Wholesale turkey prices at Thanksgiving for the past two years have been sharply lower than in years past, but the U.S. Department of Agriculture’s latest “Livestock, Dairy & Poultry Outlook” noted that lower wholesale prices don’t always mean lower turkey prices at the grocery store.
“While wholesale and retail turkey price movements are historically correlated on a yearly basis, seasonal factors can disrupt this correlation,” USDA economists Kim Ha and Alex Melton noted.
In the past, USDA said retail turkey prices in the Thanksgiving holiday season were commonly near annual low points, while wholesale prices were near yearly highs.
According to the report, the November markup from wholesale to retail turkey prices was 18%, compared with an average 38% markup over the entire three-year period. Beginning in 2017, however, USDA said wholesale turkey prices began a sustained decline that was not reflected in retail price movements.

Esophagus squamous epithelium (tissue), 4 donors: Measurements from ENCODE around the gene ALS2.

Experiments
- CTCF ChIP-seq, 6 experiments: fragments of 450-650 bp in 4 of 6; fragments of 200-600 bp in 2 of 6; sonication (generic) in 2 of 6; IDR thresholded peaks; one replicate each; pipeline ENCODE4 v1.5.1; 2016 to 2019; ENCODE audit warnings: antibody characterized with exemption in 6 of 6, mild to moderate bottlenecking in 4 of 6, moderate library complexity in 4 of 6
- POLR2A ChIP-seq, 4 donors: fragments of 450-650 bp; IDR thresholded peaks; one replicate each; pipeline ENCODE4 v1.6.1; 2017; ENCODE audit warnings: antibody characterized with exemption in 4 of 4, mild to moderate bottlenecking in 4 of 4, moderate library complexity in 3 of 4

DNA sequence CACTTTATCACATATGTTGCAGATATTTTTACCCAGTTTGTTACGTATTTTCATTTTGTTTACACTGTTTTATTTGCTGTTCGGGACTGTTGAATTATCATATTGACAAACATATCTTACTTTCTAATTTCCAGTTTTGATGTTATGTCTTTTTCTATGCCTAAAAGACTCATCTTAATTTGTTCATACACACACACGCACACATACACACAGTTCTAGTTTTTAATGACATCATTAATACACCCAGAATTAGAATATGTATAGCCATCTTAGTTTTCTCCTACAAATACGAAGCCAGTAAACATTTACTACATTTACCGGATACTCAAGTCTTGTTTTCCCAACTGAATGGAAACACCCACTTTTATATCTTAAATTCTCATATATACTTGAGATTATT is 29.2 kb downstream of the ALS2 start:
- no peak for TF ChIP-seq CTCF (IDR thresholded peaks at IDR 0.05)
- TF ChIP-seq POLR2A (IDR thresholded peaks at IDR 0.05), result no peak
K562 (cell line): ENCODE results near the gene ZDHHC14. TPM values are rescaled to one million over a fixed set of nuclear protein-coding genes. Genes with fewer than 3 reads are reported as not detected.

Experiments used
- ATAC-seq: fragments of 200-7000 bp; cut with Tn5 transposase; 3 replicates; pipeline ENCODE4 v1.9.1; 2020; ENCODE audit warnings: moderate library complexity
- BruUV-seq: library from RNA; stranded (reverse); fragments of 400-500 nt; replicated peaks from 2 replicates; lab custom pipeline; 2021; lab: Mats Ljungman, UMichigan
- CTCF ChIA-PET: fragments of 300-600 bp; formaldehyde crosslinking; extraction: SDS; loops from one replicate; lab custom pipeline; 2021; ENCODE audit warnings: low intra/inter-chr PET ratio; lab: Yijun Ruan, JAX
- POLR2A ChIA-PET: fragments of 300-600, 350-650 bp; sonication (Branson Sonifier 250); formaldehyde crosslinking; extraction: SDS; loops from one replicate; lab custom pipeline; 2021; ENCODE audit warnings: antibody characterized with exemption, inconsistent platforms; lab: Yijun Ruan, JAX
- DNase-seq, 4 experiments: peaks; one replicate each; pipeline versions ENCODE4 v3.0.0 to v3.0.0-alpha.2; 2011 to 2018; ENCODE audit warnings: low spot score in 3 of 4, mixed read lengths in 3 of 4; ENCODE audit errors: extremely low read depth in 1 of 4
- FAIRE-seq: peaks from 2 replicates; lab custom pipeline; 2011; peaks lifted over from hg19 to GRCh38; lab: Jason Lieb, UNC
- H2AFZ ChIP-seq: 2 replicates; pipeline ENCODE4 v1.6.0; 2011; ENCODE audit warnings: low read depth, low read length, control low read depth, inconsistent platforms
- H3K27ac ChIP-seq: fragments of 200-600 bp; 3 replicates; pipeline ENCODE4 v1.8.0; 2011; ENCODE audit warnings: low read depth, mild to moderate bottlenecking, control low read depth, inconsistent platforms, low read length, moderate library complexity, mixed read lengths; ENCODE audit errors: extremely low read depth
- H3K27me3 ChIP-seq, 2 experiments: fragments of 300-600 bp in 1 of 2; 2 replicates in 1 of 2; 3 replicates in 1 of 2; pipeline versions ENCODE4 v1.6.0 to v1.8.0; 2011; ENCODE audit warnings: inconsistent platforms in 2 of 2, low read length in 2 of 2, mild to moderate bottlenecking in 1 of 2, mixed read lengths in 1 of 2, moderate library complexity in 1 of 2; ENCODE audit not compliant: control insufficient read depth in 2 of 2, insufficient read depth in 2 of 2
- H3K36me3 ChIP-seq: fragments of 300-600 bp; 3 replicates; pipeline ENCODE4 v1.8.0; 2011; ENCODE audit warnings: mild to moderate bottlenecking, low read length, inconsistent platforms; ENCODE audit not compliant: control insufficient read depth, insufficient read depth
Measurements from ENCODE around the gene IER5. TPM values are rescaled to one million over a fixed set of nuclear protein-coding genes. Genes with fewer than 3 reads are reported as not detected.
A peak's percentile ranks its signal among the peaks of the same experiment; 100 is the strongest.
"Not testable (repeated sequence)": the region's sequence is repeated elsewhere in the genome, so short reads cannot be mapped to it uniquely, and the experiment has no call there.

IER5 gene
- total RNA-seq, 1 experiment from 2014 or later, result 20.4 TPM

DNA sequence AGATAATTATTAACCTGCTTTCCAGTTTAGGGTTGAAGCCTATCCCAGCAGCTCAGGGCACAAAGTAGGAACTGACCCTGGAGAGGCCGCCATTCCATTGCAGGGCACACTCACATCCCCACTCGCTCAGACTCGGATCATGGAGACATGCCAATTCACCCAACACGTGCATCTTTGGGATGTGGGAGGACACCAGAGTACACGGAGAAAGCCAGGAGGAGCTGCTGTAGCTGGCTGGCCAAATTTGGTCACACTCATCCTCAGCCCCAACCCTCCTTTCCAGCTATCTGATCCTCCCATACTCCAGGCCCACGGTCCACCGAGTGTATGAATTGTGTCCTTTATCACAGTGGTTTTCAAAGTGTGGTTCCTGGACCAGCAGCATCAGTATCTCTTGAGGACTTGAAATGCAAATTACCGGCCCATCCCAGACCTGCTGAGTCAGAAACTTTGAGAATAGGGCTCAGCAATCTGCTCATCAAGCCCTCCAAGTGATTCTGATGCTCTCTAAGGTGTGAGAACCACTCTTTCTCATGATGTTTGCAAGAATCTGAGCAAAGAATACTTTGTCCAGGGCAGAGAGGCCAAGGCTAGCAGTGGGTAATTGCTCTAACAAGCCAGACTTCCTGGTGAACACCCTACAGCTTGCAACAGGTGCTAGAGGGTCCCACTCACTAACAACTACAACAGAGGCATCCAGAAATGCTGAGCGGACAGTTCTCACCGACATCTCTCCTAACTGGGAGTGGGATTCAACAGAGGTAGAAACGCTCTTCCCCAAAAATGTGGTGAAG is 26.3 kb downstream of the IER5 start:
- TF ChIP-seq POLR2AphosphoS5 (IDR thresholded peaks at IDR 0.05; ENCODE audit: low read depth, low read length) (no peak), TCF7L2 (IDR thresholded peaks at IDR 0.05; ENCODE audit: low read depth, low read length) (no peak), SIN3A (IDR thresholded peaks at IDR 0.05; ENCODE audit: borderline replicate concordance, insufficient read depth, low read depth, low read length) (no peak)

The retail markup in November 2017 reached 75% and remained high at 70% in November 2018. Melton and Ha said the markup is expected to remain high in 2019 but should contract slightly due to rising wholesale prices in 2019.
“The data suggest that the past relationship between wholesale and retail Thanksgiving turkey prices may be fading, as retail prices appear to have become less responsive to downward movements in wholesale prices,” they said.
Turkey production up slightly
USDA reported July 2019 turkey production at 491 million lb., a 1% increase from July 2018. On a daily average slaughter basis, however, production was down 3.6% relative to a year earlier.
Hatchery report data were mixed for July, showing a year-over-year decline of 5% in poults placed, a 2% decrease in poults hatched and less than a 0.5% increase in the number of eggs in incubators on Aug. 1.
“Although production remains down year to date relative to the same period in 2018, turkey ending stocks in cold storage have been below 2018 levels since April,” Melton and Ha reported.
Ending stocks at the end of July 2019 were 6% lower than in July 2018. USDA decreased the 2019 turkey production forecast to 5.866 billion lb., down 20 million lb. from last month’s forecast and less than 0.5% below 2018. Turkey production in 2020 is expected to total 5.930 billion lb. If realized, production would be 1% higher than 2019, Ha and Melton said.